It is not publicly known whether his wife was with the old man at the last, or whether she survived him.

page 209

Apparently, she did not. Otherwise he would hardly have bequeathed his entire means to his relatives in New Zealand. Like so many other great men, he left no son to perpetuate his name. A son had been born to him in Adelaide, but he lived only a few months. Grey's belief that his wife neglected her child was said by well-informed persons to have been the root of the later unhappy differences. Here a veil must be drawn. The matter concerned themselves alone, and he never invited discussion on the subject. But it affected his public position, took the halo off the reverence that should have accompanied old age, and possibly contributed to embitter his temper.

None of the loved scenes was around him when he passed away, no old familiar faces. New Zealand acquaintances had urged him to return to the Colony, where he would have had a fitting end and national exequies. He would not go back. Every town had been the arena of triumphs, indeed, but also of slights and humiliations, of painful remembrances, of angry contests and disastrous defeats. He died at Bath on the night of September 18, 1898. But for the generous action of the Colonial Office, he might have been buried, as he died, in obscurity. Much to its honour, the Department, forgetting its long-buried animosity against its insurgent servant, appealed through Lord Selborne, Under-Secretary for the Colonies, to the Dean of St. Paul's to bestow on the old Governor the honour of a tomb in the cathedral where some of England's greatest men of action lie buried. There he was solemnly laid by the side of one of his successors in South Africa, Sir Henry Bartle Frere. All England felt that his memory had been deservedly honoured.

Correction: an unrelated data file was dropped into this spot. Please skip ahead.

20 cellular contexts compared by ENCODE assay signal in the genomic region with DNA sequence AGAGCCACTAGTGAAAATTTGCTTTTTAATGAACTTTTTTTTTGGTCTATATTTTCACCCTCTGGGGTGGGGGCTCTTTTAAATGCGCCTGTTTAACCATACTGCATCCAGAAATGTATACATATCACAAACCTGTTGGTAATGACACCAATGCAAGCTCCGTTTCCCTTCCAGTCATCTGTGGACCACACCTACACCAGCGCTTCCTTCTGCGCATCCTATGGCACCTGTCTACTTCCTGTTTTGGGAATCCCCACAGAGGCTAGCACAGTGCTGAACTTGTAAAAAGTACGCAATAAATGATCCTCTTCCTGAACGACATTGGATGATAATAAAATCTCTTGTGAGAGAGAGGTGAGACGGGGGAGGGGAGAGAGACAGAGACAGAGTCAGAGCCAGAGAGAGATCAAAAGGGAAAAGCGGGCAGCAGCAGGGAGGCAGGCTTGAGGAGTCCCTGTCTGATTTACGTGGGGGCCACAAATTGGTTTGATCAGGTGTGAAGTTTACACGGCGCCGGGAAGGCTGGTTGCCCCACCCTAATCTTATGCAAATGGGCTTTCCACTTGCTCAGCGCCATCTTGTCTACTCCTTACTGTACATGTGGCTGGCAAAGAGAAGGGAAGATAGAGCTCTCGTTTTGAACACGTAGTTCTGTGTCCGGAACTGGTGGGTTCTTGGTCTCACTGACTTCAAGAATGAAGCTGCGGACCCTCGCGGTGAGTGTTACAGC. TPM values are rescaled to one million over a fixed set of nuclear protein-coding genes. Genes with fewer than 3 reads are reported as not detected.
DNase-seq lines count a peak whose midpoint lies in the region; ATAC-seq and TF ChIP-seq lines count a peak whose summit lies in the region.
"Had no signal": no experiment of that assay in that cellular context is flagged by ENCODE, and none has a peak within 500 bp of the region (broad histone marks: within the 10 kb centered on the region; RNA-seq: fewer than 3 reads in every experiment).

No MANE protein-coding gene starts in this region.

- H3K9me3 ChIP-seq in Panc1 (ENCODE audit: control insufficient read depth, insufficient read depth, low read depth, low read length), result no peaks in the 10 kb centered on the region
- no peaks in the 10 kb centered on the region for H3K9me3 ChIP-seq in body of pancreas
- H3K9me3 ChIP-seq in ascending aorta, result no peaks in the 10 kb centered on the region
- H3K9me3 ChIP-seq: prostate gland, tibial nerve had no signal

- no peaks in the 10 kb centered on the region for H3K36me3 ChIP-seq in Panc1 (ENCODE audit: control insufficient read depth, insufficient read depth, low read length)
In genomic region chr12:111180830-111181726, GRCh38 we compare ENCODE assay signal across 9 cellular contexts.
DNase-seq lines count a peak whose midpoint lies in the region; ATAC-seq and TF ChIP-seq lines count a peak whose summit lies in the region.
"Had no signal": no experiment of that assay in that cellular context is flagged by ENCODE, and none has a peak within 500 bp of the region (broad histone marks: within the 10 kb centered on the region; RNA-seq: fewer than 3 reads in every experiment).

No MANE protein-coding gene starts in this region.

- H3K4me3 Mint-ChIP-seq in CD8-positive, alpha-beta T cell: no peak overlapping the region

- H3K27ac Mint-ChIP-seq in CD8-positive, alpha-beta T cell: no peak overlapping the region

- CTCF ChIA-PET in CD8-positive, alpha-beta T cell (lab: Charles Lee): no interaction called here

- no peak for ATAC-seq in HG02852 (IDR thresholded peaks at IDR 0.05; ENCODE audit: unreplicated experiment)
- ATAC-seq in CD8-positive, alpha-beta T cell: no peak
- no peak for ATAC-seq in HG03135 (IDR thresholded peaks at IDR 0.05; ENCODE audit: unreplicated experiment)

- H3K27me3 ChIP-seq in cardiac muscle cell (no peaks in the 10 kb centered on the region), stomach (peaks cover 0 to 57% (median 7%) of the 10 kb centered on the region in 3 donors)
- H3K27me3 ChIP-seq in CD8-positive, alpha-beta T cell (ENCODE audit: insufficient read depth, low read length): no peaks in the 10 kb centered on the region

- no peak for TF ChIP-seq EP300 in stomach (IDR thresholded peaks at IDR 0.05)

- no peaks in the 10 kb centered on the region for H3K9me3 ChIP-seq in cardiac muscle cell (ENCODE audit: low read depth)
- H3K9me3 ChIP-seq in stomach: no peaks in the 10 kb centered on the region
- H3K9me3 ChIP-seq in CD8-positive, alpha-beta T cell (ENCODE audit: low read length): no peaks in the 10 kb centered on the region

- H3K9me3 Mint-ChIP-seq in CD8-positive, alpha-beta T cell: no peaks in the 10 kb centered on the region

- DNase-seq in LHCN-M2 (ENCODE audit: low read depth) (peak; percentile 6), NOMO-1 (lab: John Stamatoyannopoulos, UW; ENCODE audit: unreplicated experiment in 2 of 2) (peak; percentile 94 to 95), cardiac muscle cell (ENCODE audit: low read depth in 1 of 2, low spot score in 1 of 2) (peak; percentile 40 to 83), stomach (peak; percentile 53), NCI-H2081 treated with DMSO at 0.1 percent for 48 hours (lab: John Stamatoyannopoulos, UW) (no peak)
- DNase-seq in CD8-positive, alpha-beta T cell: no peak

Group-deaths.

Genius sets, as it rises, in constellations. In 1832 no fewer than four of the dii majores passed away—Scott, Goethe, Bentham, and Cuvier, while three at least of the dii minores—Crabbe, Mackintosh, and Gentz—attended page 210the august shades. In 1859 the great names of Macaulay, the younger Hurnboldt, and Mrs. Browning, of Hallam and De Quincey, were eclipsed. Again, in 1880-2 a still loftier group—Carlyle and Emerson, Lord Beaconsfield and George Eliot—ascended Olympus, with Longfellow and Dante Rossetti to hymn their threnodies. So was it when George Grey was gathered to his fathers. He had been coeval in birth with a band of distinguished men—poets, novelists, scholars, and men of action; he was coeval in death with two of the most illustrious statesmen of the age. Bismarck, the terror of Europe, fell like a mighty tower that had before been rent by an earthquake from base to summit. Gladstone, the standard-bearer of Liberalism throughout the world, fell like a secular oak that had for centuries battled with storms. Even by the side of such giants Grey's departure was not unobserved. They were almost peers in greatness. All alike belonged to the race of nature's kings, and in this respect one was not unworthy of the others. For Gladstone alone can sanctity—such sanctity as is predicable of men of action—be claimed, but Bismarck, though merciless, was true to his own stern conscience even as Cromwell was, and if Grey was savage and vindictive, he was possessed by aims and animated by aspirations that burned to ennoble his kind. Gladstone alone, perhaps, winged his flight to the paradise of a pure fame; Bismarck and Grey will expiate their undoubted offences through a generation of cleansing purgatorial fire. Already have death and a single decade partly wiped the stains from the brow once radiant and a character intrinsically noble.